By Nigel Buckley Ryan, UK sales director, merchants, Södra
WHILE no one can really say with any great certainty what a deal – or lack of it – will mean, common sense would suggest that asking some ‘what-ifs’ would be prudent. Specifically, what might all this mean to merchants retailing timber? Should I be worried that my trusted supply partner won’t be able to maintain on-demand timber supply? Understanding the way timber imports into the UK are controlled currently can help us to consider the implications post-Brexit.
As part of the Customs Union, timber entering the country from the EU can clear our ports almost immediately. Because we have rigorous EU member frameworks in place to ensure wood is sourced legally and sustainably, no further customs checks or inspections are required. But should Brexit see us leave the Customs Union on 29 March 2019, the process is likely to change.
If we end up without a reciprocal compliance framework in place, any timber landing from Europe will be treated as if it came from outside the EU. This means, just like lumber from North America for example, customs clearance could take up to seven, or perhaps even ten, days. In this eventuality, EU-sourced timber would have to be stored by importers pending paperwork. This will increase demand for space and appropriate facilities to maintain products in premium condition.
In a no deal scenario, businesses importing timber from the EU and EEA and placing it on the EU market will need to exercise due diligence to demonstrate that they are importing legally harvested timber. That proof could potentially be required for every consignment that lands.
This potential change to frictionless imports could have significant business implications. Firstly, let’s take construction sector workflow. Merchants rely on next-day supply on demand because construction customers need just-in-time delivery to site. Merchants will need to be sure their timber importer has enough landed stockholding, storage resources and infrastructure available to maintain continuous supply and overcome any customs delays.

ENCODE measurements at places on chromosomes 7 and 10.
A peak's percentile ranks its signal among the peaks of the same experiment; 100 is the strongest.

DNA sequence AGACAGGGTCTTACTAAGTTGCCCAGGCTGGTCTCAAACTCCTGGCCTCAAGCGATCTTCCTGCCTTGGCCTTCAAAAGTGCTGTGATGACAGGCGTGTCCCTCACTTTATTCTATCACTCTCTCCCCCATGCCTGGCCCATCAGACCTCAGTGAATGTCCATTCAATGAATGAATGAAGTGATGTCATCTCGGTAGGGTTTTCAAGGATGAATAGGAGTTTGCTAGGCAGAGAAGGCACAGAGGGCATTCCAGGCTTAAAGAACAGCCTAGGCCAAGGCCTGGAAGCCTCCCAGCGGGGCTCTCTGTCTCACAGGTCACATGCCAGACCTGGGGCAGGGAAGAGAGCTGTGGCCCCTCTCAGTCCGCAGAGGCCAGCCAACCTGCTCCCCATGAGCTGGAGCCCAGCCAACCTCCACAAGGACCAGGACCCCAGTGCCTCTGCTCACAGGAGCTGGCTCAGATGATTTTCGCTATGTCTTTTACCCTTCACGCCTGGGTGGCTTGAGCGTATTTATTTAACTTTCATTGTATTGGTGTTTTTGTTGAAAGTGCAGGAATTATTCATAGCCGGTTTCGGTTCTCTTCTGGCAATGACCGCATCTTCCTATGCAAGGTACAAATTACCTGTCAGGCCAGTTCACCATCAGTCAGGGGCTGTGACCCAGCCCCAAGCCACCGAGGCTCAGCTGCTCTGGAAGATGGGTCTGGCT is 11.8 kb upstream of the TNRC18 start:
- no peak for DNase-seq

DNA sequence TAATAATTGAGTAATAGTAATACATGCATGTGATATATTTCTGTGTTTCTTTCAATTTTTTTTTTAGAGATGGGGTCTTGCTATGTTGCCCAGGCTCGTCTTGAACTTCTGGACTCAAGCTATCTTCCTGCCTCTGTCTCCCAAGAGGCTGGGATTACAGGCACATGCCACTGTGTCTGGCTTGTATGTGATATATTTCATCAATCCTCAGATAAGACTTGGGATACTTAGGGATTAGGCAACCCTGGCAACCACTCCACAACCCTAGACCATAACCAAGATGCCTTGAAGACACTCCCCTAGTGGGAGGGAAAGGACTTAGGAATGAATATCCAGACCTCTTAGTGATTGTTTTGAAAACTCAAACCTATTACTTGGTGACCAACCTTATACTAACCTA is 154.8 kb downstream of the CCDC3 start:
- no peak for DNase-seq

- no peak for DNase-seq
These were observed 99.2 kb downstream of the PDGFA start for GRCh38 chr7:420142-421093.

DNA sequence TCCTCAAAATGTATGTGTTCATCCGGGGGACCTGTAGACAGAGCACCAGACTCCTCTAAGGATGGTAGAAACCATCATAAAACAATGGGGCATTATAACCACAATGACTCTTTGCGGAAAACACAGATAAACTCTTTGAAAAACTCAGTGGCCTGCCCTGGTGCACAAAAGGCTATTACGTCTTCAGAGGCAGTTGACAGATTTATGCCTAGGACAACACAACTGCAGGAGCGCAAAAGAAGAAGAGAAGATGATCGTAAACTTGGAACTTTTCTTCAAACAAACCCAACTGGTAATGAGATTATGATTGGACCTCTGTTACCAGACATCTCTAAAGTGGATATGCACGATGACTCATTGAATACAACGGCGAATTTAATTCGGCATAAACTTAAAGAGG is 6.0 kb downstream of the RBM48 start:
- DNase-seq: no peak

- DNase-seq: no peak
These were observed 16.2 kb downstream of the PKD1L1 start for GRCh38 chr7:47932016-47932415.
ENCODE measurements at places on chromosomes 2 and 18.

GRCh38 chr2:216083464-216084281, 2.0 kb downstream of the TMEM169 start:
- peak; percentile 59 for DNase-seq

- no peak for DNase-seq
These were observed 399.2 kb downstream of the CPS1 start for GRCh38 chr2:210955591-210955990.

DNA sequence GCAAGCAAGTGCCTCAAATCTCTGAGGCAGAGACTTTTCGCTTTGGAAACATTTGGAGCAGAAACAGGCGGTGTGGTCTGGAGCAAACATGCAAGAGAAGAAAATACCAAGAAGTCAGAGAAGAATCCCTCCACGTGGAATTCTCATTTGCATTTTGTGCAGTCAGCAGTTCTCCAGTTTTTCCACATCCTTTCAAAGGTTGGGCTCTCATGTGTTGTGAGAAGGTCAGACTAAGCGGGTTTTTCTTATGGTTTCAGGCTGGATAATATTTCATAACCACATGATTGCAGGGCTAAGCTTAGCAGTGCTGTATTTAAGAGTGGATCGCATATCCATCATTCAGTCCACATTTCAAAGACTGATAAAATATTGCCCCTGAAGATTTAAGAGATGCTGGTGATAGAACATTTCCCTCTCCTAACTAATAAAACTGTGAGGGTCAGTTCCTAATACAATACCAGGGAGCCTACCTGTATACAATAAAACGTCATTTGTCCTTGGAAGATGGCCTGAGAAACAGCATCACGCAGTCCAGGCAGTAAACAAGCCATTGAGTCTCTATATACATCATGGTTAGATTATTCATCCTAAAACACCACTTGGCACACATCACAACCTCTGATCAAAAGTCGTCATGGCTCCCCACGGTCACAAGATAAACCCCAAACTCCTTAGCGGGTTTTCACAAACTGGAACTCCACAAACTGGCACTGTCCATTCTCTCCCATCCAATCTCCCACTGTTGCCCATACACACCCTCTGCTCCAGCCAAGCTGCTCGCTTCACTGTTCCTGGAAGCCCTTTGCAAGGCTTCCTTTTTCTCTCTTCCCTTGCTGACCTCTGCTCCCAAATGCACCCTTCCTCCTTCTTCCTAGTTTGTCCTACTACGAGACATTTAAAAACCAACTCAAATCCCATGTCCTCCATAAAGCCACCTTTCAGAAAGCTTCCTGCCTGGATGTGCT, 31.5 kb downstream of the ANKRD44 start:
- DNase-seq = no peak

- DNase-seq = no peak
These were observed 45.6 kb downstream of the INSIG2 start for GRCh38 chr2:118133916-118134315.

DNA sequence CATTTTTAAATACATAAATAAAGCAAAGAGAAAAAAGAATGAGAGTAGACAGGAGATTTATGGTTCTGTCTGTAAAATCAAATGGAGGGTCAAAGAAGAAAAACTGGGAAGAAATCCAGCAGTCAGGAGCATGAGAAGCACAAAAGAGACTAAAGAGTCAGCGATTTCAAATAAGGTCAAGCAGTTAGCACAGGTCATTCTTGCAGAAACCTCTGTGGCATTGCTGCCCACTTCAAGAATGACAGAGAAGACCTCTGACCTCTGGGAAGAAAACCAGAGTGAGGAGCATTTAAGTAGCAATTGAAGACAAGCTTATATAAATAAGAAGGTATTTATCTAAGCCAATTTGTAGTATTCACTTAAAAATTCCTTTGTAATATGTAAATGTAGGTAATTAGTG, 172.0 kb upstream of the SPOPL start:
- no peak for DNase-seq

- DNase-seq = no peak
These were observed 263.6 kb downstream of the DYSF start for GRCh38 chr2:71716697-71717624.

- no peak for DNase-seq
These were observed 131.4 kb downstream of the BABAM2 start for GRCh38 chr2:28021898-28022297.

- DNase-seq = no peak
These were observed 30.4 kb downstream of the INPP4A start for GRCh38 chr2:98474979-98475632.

Secondly, there’s the question of cost increases. Any new customs regime will only increase statutory administration – requiring manpower and time from both government and importers alike.
Importers may need to pass these new clearance and storage costs down the supply chain. Merchants, in turn, could have to pass these costs onto customers – a potentially tricky discussion given the already relatively low margins in the construction sector.
The fallout will likely hit some importers harder than others, depending on their setup and resources. Fortunately, Södra already has several years’ experience importing from non-EU countries and, as a vertically integrated business – all the way from owning the forests to manufacturing and UK distribution – we are well placed to cope with Brexit challenges. Similarly, operating three British dock storage terminals offers some flexibility to adjust stockholding to provide a buffer against potential customs delays.
The continued supply of EU timber to Great Britain and Ireland is not threatened. But now more than ever, merchants who talk openly to supply partners will be best-placed to understand and plan for the possible changes afoot.